What is certainly clear is that again and again, countries, banks, individuals, and firms take on excessive debt in good times without enough awareness of the risks that will follow when the inevitable recession hits. Many players in the global financial system often dig a debt hole far larger than they can reasonably expect to escape from, most famously the United States and its financial system of the late 2000s.  Government and government-guaranteed debt (which, due to deposit insurance, often implicitly includes bank debt) is certainly the most problematic, for it can accumulate massively and for long periods without being put in check by markets, especially where regulation prevents them from effectively doing so.  Although private debt certainly plays a key role in many crisis, government debt is far more often the unifying problem across the wide range of financial crisis we examine. As we stated earlier, the fact that basic data on domestic debt are so opaque and difficult to obtain is proof that governments will go to great lengths to hide their books when things are going wrong, just as financial institutions have done in the contemporary financial crisis.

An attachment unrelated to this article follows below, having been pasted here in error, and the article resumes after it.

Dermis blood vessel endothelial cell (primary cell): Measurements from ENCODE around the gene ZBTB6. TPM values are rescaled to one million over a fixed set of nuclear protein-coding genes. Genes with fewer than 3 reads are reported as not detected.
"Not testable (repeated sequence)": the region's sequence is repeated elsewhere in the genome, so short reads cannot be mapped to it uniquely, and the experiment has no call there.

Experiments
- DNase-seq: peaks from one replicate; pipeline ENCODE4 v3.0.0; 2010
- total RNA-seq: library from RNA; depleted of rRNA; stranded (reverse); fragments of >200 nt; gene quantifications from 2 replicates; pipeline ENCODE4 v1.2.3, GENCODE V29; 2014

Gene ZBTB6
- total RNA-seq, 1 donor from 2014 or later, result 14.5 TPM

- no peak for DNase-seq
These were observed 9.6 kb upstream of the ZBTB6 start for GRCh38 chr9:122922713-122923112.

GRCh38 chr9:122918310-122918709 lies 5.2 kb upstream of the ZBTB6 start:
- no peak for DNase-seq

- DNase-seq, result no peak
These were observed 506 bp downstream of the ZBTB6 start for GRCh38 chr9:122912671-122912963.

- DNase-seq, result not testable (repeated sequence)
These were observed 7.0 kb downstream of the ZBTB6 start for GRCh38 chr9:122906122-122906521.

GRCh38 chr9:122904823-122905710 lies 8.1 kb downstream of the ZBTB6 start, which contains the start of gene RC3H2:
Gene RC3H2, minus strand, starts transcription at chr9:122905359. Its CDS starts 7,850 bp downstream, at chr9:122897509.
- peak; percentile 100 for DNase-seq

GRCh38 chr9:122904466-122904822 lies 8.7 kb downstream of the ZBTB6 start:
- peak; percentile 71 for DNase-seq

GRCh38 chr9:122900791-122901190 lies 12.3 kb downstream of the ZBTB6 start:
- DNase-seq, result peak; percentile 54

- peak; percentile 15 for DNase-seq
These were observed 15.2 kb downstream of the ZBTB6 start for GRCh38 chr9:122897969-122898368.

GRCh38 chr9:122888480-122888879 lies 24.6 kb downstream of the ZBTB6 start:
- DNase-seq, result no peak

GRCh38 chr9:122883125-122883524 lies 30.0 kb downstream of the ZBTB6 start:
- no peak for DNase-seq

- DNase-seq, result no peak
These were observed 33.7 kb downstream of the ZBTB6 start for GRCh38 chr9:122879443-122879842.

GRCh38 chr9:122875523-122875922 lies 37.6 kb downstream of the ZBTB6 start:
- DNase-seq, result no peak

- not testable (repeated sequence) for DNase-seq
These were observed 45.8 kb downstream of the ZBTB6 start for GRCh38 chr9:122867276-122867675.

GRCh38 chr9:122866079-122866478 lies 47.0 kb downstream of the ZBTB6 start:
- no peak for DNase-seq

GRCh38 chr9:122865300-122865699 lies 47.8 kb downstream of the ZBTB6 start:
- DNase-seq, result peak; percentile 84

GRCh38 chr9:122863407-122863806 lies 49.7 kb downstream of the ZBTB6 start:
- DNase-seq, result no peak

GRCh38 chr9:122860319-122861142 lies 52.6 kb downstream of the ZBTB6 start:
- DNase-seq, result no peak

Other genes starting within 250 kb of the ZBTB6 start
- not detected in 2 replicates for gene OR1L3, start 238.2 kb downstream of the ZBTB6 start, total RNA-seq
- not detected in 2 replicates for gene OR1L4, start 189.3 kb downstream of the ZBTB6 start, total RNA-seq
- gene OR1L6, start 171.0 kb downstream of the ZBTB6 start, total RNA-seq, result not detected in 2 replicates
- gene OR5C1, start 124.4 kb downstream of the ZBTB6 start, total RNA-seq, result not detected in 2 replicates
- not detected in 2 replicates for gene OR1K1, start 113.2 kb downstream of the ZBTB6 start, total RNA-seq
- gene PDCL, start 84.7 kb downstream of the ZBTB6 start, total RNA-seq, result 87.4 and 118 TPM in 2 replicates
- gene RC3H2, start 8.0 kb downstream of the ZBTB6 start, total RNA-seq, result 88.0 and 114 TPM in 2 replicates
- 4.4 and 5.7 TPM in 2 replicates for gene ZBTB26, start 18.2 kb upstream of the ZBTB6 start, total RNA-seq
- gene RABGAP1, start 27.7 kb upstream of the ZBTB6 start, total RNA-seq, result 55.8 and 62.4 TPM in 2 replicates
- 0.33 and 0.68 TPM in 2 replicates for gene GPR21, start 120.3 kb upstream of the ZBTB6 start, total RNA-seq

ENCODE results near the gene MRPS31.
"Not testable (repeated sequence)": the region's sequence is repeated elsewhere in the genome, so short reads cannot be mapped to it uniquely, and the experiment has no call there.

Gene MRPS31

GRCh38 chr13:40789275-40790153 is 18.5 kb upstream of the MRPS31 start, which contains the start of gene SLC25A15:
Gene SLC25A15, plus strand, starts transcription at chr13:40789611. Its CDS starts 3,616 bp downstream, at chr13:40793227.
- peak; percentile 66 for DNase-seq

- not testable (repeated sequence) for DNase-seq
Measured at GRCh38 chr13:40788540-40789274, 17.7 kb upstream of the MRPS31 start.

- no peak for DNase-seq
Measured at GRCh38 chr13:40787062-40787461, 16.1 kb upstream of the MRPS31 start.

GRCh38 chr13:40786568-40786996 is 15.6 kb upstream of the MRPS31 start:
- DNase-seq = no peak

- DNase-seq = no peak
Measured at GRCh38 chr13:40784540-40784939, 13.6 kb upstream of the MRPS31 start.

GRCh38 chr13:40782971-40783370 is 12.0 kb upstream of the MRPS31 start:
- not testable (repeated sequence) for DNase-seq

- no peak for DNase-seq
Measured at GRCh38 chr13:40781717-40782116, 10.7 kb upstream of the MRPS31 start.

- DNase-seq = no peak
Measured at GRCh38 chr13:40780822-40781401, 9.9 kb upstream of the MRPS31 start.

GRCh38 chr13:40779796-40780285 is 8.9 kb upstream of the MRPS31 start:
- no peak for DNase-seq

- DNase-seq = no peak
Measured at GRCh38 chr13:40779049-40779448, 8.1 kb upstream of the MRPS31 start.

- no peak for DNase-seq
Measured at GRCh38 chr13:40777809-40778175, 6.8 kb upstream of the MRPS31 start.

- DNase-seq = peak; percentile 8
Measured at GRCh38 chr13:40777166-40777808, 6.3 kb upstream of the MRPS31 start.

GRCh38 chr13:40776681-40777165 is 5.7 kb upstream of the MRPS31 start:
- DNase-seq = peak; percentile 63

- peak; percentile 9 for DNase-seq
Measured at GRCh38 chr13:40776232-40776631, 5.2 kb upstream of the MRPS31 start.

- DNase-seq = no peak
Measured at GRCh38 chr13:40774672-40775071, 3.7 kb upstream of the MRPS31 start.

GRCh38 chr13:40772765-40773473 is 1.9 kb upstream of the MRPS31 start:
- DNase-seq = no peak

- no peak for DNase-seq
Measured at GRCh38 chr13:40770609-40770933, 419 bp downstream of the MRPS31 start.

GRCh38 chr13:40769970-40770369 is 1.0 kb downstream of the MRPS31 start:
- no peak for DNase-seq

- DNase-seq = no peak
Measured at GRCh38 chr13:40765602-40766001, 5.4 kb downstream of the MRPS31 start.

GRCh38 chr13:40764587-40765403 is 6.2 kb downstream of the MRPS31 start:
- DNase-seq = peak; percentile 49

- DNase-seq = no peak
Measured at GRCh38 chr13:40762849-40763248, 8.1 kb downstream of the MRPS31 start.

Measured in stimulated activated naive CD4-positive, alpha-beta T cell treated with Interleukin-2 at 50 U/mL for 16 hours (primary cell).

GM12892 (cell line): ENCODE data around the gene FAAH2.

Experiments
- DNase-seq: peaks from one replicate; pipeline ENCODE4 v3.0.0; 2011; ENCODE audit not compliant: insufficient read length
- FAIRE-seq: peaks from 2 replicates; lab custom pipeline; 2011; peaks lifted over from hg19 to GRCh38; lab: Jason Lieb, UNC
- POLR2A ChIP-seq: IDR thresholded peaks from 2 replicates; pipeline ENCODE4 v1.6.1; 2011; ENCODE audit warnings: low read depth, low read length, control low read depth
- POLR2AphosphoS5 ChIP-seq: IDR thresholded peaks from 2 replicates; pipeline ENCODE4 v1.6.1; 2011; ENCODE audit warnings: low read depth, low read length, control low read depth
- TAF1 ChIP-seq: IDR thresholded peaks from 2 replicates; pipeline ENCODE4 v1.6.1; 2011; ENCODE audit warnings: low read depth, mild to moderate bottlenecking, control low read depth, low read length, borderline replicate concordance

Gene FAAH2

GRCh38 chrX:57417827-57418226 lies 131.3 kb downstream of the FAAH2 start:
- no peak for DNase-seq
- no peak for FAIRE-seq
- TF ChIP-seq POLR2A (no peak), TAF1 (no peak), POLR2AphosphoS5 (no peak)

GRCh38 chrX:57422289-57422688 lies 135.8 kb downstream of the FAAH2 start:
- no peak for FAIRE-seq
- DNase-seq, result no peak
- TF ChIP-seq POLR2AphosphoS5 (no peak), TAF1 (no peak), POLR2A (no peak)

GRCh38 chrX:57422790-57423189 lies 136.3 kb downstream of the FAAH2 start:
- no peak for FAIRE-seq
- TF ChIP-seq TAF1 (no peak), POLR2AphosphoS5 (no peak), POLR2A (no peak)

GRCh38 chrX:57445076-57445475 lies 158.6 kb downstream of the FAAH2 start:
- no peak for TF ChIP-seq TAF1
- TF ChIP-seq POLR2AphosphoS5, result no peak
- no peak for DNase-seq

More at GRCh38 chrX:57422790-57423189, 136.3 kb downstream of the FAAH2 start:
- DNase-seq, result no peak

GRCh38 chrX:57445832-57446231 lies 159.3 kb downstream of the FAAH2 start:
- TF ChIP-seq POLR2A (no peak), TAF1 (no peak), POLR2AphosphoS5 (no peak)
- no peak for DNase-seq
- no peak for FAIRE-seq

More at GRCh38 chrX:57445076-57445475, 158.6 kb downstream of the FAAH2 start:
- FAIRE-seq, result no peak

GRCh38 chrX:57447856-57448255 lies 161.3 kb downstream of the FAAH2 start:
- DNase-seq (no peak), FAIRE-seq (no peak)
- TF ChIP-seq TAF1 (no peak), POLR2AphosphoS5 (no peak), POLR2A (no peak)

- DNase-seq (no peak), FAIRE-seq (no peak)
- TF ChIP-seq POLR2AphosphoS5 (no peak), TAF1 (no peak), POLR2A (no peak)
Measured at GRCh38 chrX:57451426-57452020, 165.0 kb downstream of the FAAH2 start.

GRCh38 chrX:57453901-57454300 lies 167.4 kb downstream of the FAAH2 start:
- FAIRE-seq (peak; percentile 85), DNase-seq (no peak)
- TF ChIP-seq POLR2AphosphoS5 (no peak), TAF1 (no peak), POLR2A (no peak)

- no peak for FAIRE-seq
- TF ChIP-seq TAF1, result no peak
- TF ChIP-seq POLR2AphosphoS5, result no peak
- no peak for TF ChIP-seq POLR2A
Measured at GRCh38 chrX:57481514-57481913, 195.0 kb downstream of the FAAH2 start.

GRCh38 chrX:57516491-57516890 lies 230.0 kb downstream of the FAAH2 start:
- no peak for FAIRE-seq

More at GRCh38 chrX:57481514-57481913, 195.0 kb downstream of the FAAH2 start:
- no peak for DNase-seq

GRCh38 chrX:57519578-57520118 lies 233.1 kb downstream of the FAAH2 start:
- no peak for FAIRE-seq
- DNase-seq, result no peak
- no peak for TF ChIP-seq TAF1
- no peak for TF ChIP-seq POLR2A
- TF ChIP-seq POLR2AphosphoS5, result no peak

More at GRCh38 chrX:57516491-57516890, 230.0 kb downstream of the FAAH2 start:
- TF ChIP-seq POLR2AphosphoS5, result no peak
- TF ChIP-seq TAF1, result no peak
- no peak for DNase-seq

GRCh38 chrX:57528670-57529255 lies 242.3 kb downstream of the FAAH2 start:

From This Time is Different- Eight Centuries of Financial Folly by Carmen M. Reinhart & Kenneth S. Rogoff

HKO Comment- financial regulatory reforms after the Great Depression centered on greater transparency and separating basic banking needs from larger speculation.  This was largely undone by changes under Clinton reducing transparency for derivatives and the final collapse of the wall between banking and investment speculation.  What the authors suggest is needed after the recent crisis is a an extension of the transparency to government debt and government sponsored enterprises such as Fannie Mae.